Long time, no text. I’m in a process of rethinking what this blog should be and where do we go from here… I stopped hunting for motorcycles for publishing actively… Went for a winter sleep, as the motorcycle season ended. And woke up in different reality… But contemplating my online presence, during the coronavirus social distancing – doesn’t mean that I should overlook a motorcycle built by a friend.
I know Krystian thanks to a common passion for custom motorcycles. We ride together in Warsaw. We both started as Cafe Racer enthusiasts. Now gravitating towards more offroad riding, while still keeping the “retro vibe”.
And he beat me in building a Scrambler… big time
I remember talking with him about choosing a donor bike. Like it was only a few weeks ago. And while I didn’t even start building my project, he showed up with this machine.
He chose the Yamaha XT600.
Before starting the project, I have done a research among different groups driving on enduro and cross to choose the most suitable base. The Yamaha XT 600 3TB was the most commonly mentioned model, mainly because a lot of people praised it as a reliable, quite light, with a powerful engine and oil cooling in the frame. This allowed to create a vehicle that works well in sandy terrain as well as on delicate gravel roads. Its capacity of 595cm3 on one piston produces 44 KM, which at this weight gives a noticeable power.
Just like with his cafe racer project, Krystian worked here with his father Janusz, who is responsible for the heavy metalwork.
They started the project with the wheels. The hubs were left original, but the rest of the wheels were refurbished or custom made. Both wheels are 18-inch which is unusual. They got dressed with Pirelli MT21 RallyCross tyres – a model suitable for both off-road use as well as for
driving on paved surfaces.
Immediately after the rims were finished, the design process started. And I know that with this build there is no accidental part.
2 big wheels of the same size work for the proportions and symmetry
After applying the rules of perfect proportions and/or perfect division (taken both from the mathematical theory or golden rule of photography) this is what was created.
Obviously, the original look of the Yamaha XT 600 was gone. The bulky tank, and plastic covers were replaced with some clean lines created by custom parts and minimalistic approach. The design was key, and it required some compromises and many parts to be hand made.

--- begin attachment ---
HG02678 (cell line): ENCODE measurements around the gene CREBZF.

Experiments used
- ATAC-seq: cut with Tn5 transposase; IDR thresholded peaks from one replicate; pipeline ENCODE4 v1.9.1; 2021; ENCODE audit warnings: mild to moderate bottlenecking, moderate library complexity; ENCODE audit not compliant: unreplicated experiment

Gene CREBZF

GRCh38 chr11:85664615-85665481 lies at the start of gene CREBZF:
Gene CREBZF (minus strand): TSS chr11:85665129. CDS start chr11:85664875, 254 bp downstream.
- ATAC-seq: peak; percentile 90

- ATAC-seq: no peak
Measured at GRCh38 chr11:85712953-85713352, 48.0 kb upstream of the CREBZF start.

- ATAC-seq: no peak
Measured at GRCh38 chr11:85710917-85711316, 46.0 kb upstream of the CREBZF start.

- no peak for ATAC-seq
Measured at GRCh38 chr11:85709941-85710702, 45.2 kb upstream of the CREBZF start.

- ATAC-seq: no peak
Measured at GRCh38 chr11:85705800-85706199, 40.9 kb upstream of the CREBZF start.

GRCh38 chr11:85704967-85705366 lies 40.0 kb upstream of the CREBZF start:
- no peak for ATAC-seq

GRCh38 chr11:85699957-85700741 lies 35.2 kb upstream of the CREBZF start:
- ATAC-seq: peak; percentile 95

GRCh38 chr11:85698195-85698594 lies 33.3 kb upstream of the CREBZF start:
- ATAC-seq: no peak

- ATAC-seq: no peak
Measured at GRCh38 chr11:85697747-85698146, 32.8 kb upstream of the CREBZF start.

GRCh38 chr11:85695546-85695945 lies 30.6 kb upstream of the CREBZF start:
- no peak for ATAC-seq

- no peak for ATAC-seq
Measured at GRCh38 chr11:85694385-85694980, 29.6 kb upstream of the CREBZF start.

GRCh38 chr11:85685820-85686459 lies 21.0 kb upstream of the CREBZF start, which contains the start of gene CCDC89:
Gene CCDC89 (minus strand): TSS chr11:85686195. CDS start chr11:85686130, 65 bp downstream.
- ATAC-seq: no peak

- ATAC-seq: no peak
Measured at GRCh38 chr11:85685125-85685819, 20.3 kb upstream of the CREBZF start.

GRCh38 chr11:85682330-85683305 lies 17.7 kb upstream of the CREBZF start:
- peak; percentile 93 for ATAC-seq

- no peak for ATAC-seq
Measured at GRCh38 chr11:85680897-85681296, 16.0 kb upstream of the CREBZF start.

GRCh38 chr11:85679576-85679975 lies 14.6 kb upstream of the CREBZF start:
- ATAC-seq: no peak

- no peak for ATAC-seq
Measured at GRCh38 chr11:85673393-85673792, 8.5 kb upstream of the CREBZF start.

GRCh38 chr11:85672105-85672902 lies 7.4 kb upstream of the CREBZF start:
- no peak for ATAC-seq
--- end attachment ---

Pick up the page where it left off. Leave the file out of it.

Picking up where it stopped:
The motorcycle electrical modules have been placed under the seat and the cables
replaced with new ones and routed in the frame. A USB port is provided on the front of the motorcycle to allow the phone to be charged while riding. The tank has been transferred from the WSK M21W motorbike, which required the fuel tap location to be shifted, mounting points to be welded
In the end – it is still a motorcycle, that by its purpose should
be a capable off-roader.
So besides the looks and retro styling, it should be able to take some heavy beating, be lightweight and dustproof. So the lighting and indicators are not sticking out from the sides. mirrors are high, the handlebar is wide and pretty straight. Under the seat, a special tray was fabricated to house the electrical components and wiring.
The whole frame after welding and modding was powder-coated for paintwork durability. The seat is flat and was custom made by a local upholsterer ARMJ, finished with brown leather.
The fenders were handmade from 2mm thick sheet metal. Also, the protective rods were designed for the rear brake and the front sprocket.
The visible exhaust, obviously inspired by a Triumph Scrambler design, was made of 33,7 x 2 mm stainless steel tubes.
The goal was clear
to resemble the projects from the 1960s. Chromed headlight is new. The speedo is minimalistic and of course analogue.
The rear shock absorber was revived. Front forks renovated. The engine was completely restored. The exhaust was mentioned above, on the intake side, there are 2 custom made cone filters I have serious doubts that these two will survive the moisture and water often met when driving offroad. But at least – they add lightness to the line by allowing to remove a big airbox.
In general – this is a perfect scrambler, by definition. And I’m really glad that I will have a chance to ride along with it at least a couple times a year. Now it’s my turn to build one…